U.S. Eye Physicians and Surgeons Predict Negative Consequences of Sequester for Medicare Patients
Ophthalmologists Say Patient Access to Care at Stake Due to Funding Cuts
SAN FRANCISCO and WASHINGTON, March 6, 2013 /PRNewswire-USNewswire/ -- As the federal government assesses an $85 billion reduction in its 2013 budget, an included 2 percent Medicare cut will hurt beneficiaries who need medical eye care, according to ophthalmologists – medical doctors who specialize in the diagnosis, medical and surgical treatment of eye disease. In a survey conducted by the American Academy of Ophthalmology, approximately 72 percent of responding member physicians predicted they would be forced to make decisions that will negatively affect the ability of their Medicare patients to receive the highest quality of medical care.
Specifically, 43 percent of ophthalmologists said they would be forced to close their practice to new Medicare beneficiaries or restrict the number of new program participants they see, while 28 percent predicted they would have to limit access of their current Medicare patients to urgent-care treatment only. In addition, nearly 11 percent of respondents said they would be forced to consider changing or ending their participation status in the Medicare program.
The Academy took this informal survey of its members last week to assess the potential impact on Medicare patients as a result of the across-the-board government spending reductions that are part of sequestration, which went into effect on March 1. Ophthalmology has consistently attempted to educate members of Congress about the need to protect Medicare from arbitrary funding cuts, due to the high percentage of Americans over age 60 who rely on the program for their health insurance coverage.
"President Obama and members of Congress are grappling with some extremely serious financial and economic issues that clearly need be addressed," said David W. Parke II, M.D., chief executive officer of the American Academy of Ophthalmology. "While most economists agree that the nation's budget deficit is not sustainable, most everyone would concur that among the essential services provided by the government is the health care safety net that Medicare provides to this nation's seniors. The Academy strongly urges Congress to recognize that a two percent cut may impact practices such that it will force some of them to restrict access to non-urgent care."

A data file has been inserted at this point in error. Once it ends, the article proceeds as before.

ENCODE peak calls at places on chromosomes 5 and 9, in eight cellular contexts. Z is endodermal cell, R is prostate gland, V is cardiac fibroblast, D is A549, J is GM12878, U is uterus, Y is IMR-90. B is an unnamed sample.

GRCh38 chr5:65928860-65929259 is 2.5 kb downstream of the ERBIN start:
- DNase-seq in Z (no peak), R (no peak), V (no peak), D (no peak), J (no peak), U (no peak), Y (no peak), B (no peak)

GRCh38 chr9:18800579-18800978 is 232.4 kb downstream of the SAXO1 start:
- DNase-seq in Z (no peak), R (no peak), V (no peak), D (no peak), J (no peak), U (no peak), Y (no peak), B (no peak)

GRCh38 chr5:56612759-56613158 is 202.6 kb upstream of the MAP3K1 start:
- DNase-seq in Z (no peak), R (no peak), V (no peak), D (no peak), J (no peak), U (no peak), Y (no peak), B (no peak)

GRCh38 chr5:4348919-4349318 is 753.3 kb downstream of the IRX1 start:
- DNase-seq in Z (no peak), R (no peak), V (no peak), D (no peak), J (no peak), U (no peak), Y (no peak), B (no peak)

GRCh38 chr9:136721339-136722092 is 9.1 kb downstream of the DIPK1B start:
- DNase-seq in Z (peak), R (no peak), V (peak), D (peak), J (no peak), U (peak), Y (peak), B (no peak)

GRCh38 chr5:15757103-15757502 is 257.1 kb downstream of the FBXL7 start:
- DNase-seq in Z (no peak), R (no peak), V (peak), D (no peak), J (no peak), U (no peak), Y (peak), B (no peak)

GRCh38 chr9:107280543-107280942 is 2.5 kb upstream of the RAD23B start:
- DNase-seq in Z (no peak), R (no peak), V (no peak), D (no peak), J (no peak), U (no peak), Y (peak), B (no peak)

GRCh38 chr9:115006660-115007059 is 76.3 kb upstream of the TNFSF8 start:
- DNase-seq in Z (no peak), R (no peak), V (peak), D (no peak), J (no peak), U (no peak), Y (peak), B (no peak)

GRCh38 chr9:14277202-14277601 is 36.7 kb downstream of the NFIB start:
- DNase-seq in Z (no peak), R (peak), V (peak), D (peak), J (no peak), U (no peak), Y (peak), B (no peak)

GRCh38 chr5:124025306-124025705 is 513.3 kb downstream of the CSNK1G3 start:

The Academy's survey of its members was a non-scientific poll of 1,761 ophthalmologists in the United States, conducted Feb. 27-March 1, 2013. Among the study's key findings is that 82 percent (1,450) of responding ophthalmologists have a significant number of patients – defined as 40 percent or greater – who are Medicare participants. This includes 47 percent of ophthalmologists (825) who report that Medicare beneficiaries make up more than 60 percent of their practice.
According to the Vision Problems in the U.S. report, released by Prevent Blindness America, more than 23 million Americans age 65 and older suffer from age-related macular degeneration, cataract, diabetic retinopathy or glaucoma – all common eye diseases among seniors. As individuals age, their chances of suffering from one of these diseases becomes significantly greater. That number continues to climb, with the latest available data from the 2010 U.S. census projecting the nation's population in this critical age group to double during the next 25 years.
"Eye disease disproportionately affects the elderly," said Michael X. Repka, M.D., medical director for governmental affairs for the American Academy of Ophthalmology. "This survey clearly makes the connection between the impact of eye disease on seniors and the need for these patients to have ready access to quality eye care through Medicare. This is an issue that must be addressed both immediately and well into the future as ophthalmologists, who are medical and surgical eye care providers, will have an increasing number of elderly patients who will require their services."
About the American Academy of Ophthalmology
The American Academy of Ophthalmology is the world's largest association of eye physicians and surgeons — Eye M.D.s— with more than 32,000 members worldwide. Eye health care is provided by the three "O's" – ophthalmologists, optometrists, and opticians. It is the ophthalmologist, or Eye M.D., who can treat it all: eye diseases, infections and injuries, and perform eye surgery. For more information, visit www.aao.org The Academy's EyeSmart® program educates the public about the importance of eye health and empowers them to preserve healthy vision. EyeSmart provides the most trusted and medically accurate information about eye diseases, conditions and injuries. OjosSanos™ is the Spanish-language version of the program. Visit www.geteyesmart.org or www.ojossanos.org to learn more.
SOURCE American Academy of Ophthalmology